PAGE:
288, have taken a position that the present rule will not improve what they 
consider to be an already excellent record of safety in the transportation of lire 
animals and because of the adverse effect on the air cnrricr's capacity to carry 
live animals will result in a disservice to the traveling public, dippers of live 
animals, and medical research professions. They contend that the language of 
the rule is vague and ambiguous and is subject to various interpretations. They 
assert that compliance with the existing rule will result in higher costs to 
private pet owners, conimercial shippers, medical schools and laboratories, and 
others, and that this is due in part to the reduction in available space for shipping 
live animals which will result in more trips to the airport to i>ick up parts of a 
shipment of animals that formerly could be ship[>ed as one unit. They also 
Indicate that It is probable that each certificate holder will have to inaugurate 
a live animal reservation system to assure adequate space available on origi- 
nating and connecting flights. These higher shipping costs would be transferred 
to the owner or shipper. 

On September 9. 1975. the FAA on l>ehaif of the Department of Transportation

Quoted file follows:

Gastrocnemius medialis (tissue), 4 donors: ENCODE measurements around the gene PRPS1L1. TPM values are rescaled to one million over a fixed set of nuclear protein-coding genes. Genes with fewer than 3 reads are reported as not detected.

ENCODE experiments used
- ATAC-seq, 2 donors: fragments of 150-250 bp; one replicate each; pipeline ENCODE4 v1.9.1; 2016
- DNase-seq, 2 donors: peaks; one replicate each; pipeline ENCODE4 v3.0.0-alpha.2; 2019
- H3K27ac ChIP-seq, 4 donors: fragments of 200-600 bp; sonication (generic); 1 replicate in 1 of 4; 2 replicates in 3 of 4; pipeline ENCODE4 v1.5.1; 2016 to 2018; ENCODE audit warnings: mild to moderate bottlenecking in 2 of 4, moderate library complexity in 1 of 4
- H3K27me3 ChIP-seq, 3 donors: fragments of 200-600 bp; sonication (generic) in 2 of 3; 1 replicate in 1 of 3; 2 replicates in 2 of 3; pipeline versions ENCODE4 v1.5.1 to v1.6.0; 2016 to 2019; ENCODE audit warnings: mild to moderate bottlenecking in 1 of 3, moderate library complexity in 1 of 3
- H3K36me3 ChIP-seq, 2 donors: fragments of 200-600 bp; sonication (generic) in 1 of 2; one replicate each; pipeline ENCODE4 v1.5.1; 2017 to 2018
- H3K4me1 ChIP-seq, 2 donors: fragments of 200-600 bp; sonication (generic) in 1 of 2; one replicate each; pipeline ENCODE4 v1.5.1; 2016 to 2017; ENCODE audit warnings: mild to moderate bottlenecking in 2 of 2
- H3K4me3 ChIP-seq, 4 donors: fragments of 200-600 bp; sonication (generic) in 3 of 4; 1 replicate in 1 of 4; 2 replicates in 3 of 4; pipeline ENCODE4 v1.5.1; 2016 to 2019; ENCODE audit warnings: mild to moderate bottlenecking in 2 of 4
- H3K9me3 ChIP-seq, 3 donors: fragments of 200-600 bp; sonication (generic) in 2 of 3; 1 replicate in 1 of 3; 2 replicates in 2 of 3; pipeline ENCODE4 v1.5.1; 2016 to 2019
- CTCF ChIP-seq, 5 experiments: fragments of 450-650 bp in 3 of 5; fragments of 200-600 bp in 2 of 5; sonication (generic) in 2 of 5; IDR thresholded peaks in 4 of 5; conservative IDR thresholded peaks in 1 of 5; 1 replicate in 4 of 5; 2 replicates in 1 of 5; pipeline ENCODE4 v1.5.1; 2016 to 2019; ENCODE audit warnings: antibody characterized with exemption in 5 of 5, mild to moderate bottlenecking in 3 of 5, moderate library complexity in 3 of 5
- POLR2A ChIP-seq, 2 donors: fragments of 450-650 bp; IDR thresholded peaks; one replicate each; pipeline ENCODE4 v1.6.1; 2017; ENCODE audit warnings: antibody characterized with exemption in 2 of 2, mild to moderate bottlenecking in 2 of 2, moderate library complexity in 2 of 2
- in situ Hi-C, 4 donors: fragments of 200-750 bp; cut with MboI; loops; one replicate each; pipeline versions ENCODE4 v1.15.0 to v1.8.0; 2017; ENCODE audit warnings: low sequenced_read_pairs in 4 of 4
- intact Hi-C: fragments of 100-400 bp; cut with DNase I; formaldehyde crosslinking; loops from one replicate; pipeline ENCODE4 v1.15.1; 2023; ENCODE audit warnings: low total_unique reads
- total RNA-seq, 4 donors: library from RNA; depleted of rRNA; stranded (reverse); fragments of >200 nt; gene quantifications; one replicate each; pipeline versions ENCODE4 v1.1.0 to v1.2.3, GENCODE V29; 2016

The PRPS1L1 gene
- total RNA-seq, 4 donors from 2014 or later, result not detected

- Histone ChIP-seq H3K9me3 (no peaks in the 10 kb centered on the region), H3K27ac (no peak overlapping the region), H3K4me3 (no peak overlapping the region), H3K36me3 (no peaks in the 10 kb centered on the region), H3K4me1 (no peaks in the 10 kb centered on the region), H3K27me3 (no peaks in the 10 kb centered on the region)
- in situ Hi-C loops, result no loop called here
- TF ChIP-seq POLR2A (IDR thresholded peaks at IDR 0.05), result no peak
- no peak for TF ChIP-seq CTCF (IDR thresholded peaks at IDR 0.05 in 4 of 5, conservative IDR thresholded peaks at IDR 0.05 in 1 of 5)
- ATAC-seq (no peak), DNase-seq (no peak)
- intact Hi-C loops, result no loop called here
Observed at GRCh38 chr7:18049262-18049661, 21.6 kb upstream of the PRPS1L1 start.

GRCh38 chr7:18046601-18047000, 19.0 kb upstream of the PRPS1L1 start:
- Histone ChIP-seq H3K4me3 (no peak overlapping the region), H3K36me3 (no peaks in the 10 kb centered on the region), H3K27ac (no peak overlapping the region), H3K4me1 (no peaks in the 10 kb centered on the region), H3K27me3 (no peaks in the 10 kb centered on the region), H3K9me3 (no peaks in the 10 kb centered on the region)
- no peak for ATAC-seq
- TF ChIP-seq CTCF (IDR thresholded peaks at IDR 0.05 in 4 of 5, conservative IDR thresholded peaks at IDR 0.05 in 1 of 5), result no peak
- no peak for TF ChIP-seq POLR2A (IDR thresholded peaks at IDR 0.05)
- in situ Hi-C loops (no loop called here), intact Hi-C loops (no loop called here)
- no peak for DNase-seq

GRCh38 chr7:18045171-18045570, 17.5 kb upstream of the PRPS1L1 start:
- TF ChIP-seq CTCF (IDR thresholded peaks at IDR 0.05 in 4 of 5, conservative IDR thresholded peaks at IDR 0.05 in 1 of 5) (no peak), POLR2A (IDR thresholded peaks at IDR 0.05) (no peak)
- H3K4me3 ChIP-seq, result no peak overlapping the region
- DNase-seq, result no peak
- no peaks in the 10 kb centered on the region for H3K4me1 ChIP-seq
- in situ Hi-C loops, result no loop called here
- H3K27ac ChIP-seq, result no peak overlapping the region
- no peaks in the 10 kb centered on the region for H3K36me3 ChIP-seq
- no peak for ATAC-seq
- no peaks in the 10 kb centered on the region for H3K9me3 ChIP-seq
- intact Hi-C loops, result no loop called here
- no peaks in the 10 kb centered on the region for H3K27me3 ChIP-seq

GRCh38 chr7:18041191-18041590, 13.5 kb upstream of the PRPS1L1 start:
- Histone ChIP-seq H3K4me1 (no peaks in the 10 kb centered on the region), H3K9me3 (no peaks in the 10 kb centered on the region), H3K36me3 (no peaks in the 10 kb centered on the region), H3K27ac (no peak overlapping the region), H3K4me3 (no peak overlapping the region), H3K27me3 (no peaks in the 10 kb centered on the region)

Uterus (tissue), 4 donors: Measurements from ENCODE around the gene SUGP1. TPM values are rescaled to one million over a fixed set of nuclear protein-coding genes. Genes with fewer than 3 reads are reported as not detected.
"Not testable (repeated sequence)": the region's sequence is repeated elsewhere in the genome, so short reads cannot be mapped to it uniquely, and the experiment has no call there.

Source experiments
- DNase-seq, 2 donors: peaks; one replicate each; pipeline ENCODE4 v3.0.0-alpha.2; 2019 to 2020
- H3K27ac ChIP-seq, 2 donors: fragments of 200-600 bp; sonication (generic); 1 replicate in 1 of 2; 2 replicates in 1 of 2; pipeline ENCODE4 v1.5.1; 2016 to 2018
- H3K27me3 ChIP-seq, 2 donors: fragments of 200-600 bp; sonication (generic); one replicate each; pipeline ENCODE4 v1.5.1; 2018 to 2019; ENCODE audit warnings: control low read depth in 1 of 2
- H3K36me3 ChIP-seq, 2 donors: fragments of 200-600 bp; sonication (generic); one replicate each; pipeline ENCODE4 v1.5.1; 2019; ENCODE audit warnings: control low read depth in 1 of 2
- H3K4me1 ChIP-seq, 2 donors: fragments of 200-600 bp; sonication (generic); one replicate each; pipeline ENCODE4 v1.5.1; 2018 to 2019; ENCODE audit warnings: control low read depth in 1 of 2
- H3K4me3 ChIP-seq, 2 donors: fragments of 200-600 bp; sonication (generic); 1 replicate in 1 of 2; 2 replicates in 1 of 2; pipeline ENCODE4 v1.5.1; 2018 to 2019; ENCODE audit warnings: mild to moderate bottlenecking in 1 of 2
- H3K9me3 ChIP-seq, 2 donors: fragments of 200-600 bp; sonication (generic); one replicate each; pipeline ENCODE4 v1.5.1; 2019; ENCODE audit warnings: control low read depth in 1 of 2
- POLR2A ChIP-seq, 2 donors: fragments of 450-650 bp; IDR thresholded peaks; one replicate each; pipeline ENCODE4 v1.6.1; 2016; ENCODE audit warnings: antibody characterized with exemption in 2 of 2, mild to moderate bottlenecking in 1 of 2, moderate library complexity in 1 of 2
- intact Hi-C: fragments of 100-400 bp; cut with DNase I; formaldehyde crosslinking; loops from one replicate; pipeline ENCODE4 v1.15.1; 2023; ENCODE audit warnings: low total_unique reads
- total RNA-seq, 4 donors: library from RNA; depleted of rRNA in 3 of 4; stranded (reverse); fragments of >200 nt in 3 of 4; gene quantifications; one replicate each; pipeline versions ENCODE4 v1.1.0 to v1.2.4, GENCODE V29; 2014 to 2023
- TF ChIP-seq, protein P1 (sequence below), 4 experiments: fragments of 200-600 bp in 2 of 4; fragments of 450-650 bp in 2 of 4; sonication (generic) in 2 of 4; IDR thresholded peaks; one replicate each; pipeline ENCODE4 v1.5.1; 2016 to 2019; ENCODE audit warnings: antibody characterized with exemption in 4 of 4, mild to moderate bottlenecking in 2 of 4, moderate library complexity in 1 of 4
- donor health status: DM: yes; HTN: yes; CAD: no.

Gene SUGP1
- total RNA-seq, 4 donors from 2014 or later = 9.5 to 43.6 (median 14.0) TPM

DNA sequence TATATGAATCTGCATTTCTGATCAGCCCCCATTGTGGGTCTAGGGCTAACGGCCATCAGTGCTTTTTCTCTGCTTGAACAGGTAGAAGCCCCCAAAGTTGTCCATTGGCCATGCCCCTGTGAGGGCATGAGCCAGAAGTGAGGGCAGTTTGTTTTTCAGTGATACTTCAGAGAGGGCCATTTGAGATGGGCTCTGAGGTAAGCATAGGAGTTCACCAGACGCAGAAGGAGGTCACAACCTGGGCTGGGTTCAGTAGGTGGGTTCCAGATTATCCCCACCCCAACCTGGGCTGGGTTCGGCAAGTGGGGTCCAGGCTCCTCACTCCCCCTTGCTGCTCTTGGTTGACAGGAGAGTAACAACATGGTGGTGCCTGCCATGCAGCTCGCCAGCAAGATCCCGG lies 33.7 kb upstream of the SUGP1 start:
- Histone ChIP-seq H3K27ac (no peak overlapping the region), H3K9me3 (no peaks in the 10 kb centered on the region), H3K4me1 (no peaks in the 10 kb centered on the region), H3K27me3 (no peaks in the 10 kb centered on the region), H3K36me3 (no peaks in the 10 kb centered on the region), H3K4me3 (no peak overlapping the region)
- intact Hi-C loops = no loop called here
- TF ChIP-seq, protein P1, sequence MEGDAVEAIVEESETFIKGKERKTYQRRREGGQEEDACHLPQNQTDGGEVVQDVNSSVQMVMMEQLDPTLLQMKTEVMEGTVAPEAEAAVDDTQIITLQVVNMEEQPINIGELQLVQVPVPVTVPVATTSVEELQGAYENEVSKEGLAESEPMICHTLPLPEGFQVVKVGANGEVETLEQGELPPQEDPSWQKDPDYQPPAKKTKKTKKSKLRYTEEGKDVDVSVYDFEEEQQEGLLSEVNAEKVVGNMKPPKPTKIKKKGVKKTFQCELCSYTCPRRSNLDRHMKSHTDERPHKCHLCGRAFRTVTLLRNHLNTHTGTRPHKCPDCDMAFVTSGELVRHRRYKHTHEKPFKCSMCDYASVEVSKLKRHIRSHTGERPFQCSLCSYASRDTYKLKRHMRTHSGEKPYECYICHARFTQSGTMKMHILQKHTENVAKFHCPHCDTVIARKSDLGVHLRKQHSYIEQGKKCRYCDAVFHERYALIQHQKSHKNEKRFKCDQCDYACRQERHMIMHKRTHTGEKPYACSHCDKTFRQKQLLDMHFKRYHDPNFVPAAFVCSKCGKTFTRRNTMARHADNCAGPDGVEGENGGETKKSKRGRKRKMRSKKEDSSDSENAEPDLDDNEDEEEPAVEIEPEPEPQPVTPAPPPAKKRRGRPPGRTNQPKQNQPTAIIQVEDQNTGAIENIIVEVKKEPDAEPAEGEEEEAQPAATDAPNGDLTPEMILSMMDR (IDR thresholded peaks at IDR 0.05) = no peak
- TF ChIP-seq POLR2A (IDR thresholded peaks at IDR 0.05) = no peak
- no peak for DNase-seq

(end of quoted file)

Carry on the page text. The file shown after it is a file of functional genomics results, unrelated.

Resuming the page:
presented prepared testimony before the Subcommittee on Livestock and Grains 
of the House Committee on Agriculture. The FAA stated that it was reviewing 
H21288, guided liy the Administration's intention to seek to accomplish regulatory 
reform, particularly with respect to esfra Imrdens Imposed by regulations. It 
was also stated that the FAA cai-efuHy considered the information submitted to 
the agency before the effective date of the rule was extended, and that the effect 
of the aircraft modifications needed has generated more complex issues than 
those the FAA anticipated, particularly with respect to stowage and cargo com- 
partment environment. 

Moreover, the FAA stated i 

The FAA lacks the expertise to develop standards for the temperature levels 
and air supply needed for different kinds of nninmls which may be carried abroad 
an aircraft. We also are not experts concerning tbe containers in which they are 
transported. We are concerned with the economic impact of these rules on the pet 
industry, tbe pet owner and the airlines. We are not in a i)osition to make zoologi- 
cal or veterinary judgments. We .ire in the business of safety of flight and should 
continue to (ijocentrate our resources in that direction. • • • In any event, we